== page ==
My Family’s Story: First and Second Wave Migration by Paul Pasanen

All of my ancestors originate in Finland.  I identify as a Finnish Canadian.  The culture, language, and history of the country and its people still play a role in my life.  I see the world through the eyes of a Finnish kid from a Finnish immigrant family. I think in a language that isn’t even Indo-European, but for me, the identity of Finn is not just language. It is also a physical, visceral connection to things like the geography, flora and fauna of the Canadian Shield. This is a land and an environment that mirrors Northern Europe all too perfectly.  My grandparents picked a place to set roots that was an exact match for where their culture and genetics evolved.

 

 

One side of my family came to Canada earlier than the other.  In the late 1800s the Hilberg family left a place that was an autonomous Grand Duchy of Russia. These people fled a feudal existence governed by an oppressive Russian regime.  Great grandfather John Hilberg was a founding member of the New Finland (Uusi Suomi) community of Saskatchewan and his future son-in-law, my grandfather Jalmar Pasanen, came as a single teenager to eventually meet and marry my grandmother, Tyyne, the Hilberg daughter.  They homesteaded in Saskatchewan where my family has strong roots in pioneer prairie life.

 

 

 

 

 

 

In 1923 my maternal grandparents, Aino and Aarne Tuuri, left a somewhat different Finland than did my father’s side.  They left a nationalized, independent Finland that was struggling through violent birth pains after winning independence in 1917.  Rifts between the White Finns (Christian right) and the Red Finns (socialist left) had caused ugly wounds in Finnish society. Red Finns had lost the civil war and had spent time in concentration camps suffering for their politics. Many came to Canada with socialist thinking, looking for work and worker’s rights.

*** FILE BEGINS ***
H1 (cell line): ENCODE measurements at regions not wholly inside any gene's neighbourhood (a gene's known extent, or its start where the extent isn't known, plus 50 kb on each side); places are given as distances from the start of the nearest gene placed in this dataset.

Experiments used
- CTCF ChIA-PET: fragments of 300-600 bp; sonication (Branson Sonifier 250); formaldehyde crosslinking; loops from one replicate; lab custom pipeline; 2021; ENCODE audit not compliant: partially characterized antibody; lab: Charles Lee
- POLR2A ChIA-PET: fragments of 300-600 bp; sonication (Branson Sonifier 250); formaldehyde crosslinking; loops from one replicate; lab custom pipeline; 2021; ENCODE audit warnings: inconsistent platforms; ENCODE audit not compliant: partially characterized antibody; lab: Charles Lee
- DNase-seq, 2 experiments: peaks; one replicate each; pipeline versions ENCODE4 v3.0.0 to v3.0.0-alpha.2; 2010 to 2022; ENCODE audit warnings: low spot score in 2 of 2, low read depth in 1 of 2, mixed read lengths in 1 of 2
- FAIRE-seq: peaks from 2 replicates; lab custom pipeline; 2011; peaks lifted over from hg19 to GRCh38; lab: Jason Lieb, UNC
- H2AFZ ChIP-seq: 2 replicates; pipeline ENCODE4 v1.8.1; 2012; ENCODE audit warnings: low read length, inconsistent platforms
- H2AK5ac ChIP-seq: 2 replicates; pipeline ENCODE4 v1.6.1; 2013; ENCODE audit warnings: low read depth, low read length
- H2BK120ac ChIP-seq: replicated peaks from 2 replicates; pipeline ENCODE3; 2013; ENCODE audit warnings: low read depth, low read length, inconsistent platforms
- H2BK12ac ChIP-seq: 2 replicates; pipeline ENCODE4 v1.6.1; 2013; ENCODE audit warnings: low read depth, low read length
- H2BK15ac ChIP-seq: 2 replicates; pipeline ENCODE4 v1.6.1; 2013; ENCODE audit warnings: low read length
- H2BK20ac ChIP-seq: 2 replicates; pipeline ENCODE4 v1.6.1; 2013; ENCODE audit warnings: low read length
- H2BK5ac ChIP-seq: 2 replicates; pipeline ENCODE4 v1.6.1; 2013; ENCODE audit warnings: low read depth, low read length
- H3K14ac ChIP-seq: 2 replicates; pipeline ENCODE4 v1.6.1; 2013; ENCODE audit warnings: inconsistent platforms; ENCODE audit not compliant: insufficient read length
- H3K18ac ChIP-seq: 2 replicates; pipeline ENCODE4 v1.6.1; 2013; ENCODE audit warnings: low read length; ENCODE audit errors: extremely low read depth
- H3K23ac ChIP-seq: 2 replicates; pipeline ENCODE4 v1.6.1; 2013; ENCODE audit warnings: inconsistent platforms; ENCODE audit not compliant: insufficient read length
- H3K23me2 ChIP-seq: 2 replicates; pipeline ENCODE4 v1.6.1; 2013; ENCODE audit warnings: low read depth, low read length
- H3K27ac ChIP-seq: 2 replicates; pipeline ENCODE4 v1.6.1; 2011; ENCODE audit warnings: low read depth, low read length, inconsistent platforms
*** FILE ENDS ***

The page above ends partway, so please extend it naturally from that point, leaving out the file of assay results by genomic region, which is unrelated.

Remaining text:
Twentieth century Canadian history has also been an influence for my family narrative. Both sides of my family were homesteaders, my father’s in Saskatchewan and my mother’s in Northern Ontario.  Both sides lived through the Great Depression in Canada. My father’s family was driven from their Saskatchewan homestead by the “dust-bowl” drought and lack of work.  My grandparents and 9 children moved to Northern Quebec looking for mining work.  Conflict with Quebecers made their life there untenable and news of a Finnish community in Ontario brought them to look for work and a familiar culture.  The thriving Finnish community in South Porcupine and work in gold mines promised a comfortable and even prosperous life. 

My maternal grandparents, Aarne Tuuri and Aino (Lehtimaki), homesteaded in McIntosh Springs between Iroquois Falls and South Porcupine, Ontario. Part of a second wave of immigration, they came to Canada through Montreal in 1923; Mom (Vieno) was born in Sault Saint Marie just months after they arrived.  Grandpa Tuuri cleared land and started a successful mixed farming operation.  A team of horses was a huge help in working the land and offered additional income hauling logs in the winter logging camps. While Grandpa hauled logs my grandmother worked in the cookhouse.  They worked summer and winter and were successful throughout the Depression.    

My Mother remembers the Depression time well and has often remarked on the hunger and suffering of folks.  She was always proud of having a successful farm that made her family affluent for those times. She used to bring extra lunch to the one room school to feed children from large French families who would faint from hunger at school.  My father experienced the wandering of the itinerant unemployed family suffering poverty while Mom lived well, working hard, on a farm. 

My parents married in South Porcupine during the Second World War and eventually moved to Sudbury in 1953.  They raised six children. Mom is very proud of her 37 direct descendants and the contribution we have made towards building this country.